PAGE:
The Hunger Games: Jokingmay Part 1

A BuzzFeed report on EU officials’ responses to the past couple of days of UK political developments has just the best punchline.



“This Government wrote to every household prior to the referendum, promising that the outcome of the referendum would be implemented.”

Every pro-Remain petition that I’ve signed has resulted in a boilerplate reply from DExEU containing a line like this, and the latest is no different. But it completely undermines the Government’s argument that as the referendum was advisory there’s no need to overturn the result because of illegal campaign activity. They’re effectively saying that the referendum was binding because of the Government’s prior promise to implement its results—but if it was binding then the Electoral Commission’s findings should mean that it gets declared void.

They’re also implying that a statement by the Executive making the referendum binding overruled the express wishes of Parliament to make it advisory. I know that’s par for the course in our modern times of total government domination to the point of contempt of Parliament, but it’s worth reminding ourselves that it completely ignores and contradicts our Westminster system of parliamentary democracy.


One thing I got sick of hearing over recent days was Labour and the Tories banging on about how various options were impossible because they went against their manifestos. Neither party won the 2017 election. The Tories are only in government with the support of an entirely different party. Their 2017 manifestos are obsolete.

You might as well say that Labour should be bound by the 1983 manifesto. Come to think of it, it seems to be already. That’s the one that Corbyn entered parliament on, and the one where Labour vowed to take Britain out of the EEC: the longest suicide note in history.



It’s been a little overlooked in the focus on the indicative votes in Parliament this week, but the vote on the statutory instrument to change the date of Brexit was gobsmacking: less than half of Conservative MPs voted for a Three Line Whip on extending the date. If it hadn’t gone through, the UK would have been in an unholy legal mess after 29 March: we would still have been in the EU until at least 12 April, but reams of domestic legislation would been operating as if we’d left. It would have been even more self-sabotaging than a straight No Deal exit. And 93 Tories (and Kate Hoey, and the DUP) voted for that bizarre outcome, and 71 more couldn’t be bothered to prevent it.


Leaving with a customs union was one of the least-rejected options in the indicative votes, and is a marginally less awful prospect than leaving on the Withdrawal Agreement alone. But even if it does keep the border in Ireland open, leaving without freedom of movement is still a pretty bleak prospect. It could mean that you can cross the border in Ireland freely, but if you want to actually do anything in the UK other than spend money or travel around, like see a doctor or rent a flat or work or study: papers, please. All it would take is just the slightest expansion of the Hostile Environment to encompass... everyone.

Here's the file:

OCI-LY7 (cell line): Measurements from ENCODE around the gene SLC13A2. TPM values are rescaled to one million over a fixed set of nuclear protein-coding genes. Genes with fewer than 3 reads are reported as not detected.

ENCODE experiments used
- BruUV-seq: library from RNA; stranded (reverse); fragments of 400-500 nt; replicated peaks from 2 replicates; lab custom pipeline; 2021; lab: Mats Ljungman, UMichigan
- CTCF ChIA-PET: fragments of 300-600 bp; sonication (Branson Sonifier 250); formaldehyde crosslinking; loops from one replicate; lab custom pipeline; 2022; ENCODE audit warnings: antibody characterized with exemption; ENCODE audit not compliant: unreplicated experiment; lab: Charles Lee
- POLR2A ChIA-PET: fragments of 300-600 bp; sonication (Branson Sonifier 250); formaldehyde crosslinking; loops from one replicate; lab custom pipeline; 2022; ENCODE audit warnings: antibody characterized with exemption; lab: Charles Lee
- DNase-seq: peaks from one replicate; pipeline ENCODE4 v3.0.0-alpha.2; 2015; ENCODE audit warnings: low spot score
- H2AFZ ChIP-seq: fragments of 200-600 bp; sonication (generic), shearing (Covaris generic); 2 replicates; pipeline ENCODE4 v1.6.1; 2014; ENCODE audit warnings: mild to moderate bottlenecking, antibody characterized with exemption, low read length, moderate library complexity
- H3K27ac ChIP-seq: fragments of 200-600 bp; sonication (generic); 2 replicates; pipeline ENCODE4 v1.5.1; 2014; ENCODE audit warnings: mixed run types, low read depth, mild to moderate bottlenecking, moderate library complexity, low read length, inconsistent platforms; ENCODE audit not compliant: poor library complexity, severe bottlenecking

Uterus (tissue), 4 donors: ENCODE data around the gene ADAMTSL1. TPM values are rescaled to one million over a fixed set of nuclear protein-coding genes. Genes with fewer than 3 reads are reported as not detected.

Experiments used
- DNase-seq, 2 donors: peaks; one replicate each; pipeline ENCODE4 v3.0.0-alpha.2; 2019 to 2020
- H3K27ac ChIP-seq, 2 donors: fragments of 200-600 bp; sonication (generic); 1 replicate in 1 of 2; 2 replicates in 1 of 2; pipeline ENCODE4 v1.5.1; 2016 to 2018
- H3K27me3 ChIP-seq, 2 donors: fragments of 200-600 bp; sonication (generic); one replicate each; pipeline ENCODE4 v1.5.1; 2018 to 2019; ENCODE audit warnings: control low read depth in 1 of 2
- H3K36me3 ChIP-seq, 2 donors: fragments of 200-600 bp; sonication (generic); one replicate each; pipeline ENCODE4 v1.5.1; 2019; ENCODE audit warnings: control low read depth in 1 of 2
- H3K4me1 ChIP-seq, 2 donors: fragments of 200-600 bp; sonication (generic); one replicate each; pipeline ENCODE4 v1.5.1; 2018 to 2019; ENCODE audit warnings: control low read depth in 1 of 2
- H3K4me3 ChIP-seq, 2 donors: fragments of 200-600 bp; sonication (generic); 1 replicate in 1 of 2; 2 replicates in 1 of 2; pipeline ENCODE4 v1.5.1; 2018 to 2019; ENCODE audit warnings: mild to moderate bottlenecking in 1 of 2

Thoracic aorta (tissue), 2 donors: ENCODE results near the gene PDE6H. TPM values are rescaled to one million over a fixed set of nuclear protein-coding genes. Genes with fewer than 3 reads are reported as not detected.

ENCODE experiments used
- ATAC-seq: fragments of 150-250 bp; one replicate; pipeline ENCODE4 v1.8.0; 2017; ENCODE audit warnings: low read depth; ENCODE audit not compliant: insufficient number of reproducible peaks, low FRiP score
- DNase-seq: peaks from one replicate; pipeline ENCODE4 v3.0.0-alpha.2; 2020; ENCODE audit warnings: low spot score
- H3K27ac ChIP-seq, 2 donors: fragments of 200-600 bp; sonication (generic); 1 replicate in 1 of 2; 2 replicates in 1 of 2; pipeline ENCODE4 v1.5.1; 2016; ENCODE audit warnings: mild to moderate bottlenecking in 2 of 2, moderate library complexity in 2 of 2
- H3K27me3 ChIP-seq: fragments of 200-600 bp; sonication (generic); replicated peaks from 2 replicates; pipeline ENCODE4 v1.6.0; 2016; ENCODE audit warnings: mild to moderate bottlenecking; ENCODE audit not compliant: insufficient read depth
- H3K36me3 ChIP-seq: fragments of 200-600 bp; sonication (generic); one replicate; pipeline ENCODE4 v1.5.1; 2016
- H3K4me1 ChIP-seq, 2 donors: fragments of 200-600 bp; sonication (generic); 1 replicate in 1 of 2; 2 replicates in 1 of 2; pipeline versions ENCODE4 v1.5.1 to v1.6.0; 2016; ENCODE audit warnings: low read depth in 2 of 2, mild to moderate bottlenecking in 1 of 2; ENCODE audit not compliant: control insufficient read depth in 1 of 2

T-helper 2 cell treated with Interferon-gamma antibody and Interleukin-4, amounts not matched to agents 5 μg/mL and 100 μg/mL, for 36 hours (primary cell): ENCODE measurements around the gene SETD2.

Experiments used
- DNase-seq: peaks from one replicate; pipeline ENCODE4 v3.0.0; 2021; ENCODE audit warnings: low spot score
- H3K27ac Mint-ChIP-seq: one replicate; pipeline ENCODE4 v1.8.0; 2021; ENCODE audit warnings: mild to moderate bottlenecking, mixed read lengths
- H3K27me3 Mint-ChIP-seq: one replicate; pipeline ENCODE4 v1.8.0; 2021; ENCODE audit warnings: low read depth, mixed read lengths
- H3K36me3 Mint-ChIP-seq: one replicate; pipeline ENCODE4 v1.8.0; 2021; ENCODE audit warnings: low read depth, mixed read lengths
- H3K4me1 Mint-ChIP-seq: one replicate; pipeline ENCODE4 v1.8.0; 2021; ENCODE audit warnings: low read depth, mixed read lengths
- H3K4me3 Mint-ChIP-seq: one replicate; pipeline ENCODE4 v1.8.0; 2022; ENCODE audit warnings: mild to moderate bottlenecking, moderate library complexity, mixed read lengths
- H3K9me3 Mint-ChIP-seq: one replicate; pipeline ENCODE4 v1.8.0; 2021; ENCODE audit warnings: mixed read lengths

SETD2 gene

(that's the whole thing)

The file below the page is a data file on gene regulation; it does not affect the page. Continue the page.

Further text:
No-Brexit Day

Watching Ian Dunt’s Twitter feed this afternoon, and a few minutes of the video feed from the Commons, was nerve-racking. Theresa May gave her closing speech in favour (yet again) of the Withdrawal Agreement, doing her darnedest to tempt Labour Leave MPs into voting for something that would guarantee a Brexit dictated by whichever ghastly Brexiter succeeds her as Tory leader. Even if it did get voted down, there was still no guarantee it wouldn’t be No Deal in a fortnight.

In the end it was Ayes 286, Noes 344, and the moment of reckoning was postponed again. This time only 34 Tories voted against the Withdrawal Agreement. If they’d voted for it, all other things being equal, then the vote would have been 320–310 in favour. There were also five Labour votes for the Withdrawal Agreement. If they’d voted against it in the same scenario then the vote would have been 315–315. And then John Bercow would have had the casting vote.


So now we’re back to being a fortnight from a possible No Deal. The risk is still there until we have an agreed long extension or have pulled the handbrake, as the SNP’s Ian Blackford put it in the House.

Still, there’s now a much better chance that we’ll get take part in the EU elections, and that’s what the Brexiters (should) dread the most about the prospect of a long extension—because Remainers will take part in greater numbers than in 2014, which will mean that the balance of UK MEPs shifts away from the Tories and Faragists.

The problem in 2014 was that Tories and Kippers turned out much more strongly than other groups. It won’t matter as much if they turn out strongly again so long as the pro-EU side does as well. Proportional representation will give them their fair share of MEPs, but no more.

There’s even a chance that everyday Leavers (rather than diehards) will stay away from the elections, as they’ll have bought the idea that we should have nothing to do with the EU. They won’t all be thinking strategically about disrupting the European Parliament the way Farage and company do.

I’m not suggesting complacency; we still have to get out the Remain vote. But we shouldn’t be defeatist about the prospect either. This could be our Blue-and-Yellow Wave.†

And that would have as big an impact on the national conversation as the 2014 European Parliament elections did. Arguably, they’re what brought us all of this in the first place.

†In all fairness I should point out how hopelessly optimistic my initial interpretation of the 2014 EU election result was. Can that really have been only five years ago?

29 March 2019 · Politics